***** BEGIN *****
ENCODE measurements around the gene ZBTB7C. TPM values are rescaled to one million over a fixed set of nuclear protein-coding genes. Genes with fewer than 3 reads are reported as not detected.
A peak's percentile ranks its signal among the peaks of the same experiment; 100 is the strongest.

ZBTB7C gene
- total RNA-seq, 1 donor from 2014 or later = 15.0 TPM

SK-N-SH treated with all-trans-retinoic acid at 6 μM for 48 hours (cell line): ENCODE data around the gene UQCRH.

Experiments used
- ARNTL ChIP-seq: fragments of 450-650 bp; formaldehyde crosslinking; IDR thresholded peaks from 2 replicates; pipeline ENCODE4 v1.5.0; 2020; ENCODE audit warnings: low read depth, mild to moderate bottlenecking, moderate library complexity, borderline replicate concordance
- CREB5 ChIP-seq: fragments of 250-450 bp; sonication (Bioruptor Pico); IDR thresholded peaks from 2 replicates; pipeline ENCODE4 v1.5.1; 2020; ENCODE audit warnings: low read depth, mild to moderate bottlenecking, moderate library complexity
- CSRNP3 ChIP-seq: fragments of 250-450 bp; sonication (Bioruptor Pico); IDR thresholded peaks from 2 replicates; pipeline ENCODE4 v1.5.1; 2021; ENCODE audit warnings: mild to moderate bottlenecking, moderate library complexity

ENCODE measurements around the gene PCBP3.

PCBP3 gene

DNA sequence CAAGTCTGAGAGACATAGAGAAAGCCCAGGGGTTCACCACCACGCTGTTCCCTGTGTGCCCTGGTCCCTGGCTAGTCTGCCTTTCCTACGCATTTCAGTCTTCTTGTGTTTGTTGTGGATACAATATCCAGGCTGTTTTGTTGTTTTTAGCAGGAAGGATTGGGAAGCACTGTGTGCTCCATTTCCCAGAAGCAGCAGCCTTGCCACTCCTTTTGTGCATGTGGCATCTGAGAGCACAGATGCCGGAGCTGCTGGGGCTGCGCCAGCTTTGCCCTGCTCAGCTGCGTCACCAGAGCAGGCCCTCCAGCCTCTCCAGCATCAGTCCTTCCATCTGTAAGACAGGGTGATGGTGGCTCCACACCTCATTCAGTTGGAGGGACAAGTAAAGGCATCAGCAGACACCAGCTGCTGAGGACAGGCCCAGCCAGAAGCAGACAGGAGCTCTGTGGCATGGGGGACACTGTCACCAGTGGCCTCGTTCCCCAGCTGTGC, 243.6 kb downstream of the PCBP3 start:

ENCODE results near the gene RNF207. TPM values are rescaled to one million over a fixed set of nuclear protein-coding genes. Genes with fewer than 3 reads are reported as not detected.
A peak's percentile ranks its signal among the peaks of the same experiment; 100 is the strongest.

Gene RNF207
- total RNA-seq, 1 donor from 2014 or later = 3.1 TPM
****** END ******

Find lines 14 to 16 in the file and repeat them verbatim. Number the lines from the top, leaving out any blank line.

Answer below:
A peak's percentile ranks its signal among the peaks of the same experiment; 100 is the strongest.

Gene RNF207
- total RNA-seq, 1 donor from 2014 or later = 3.1 TPM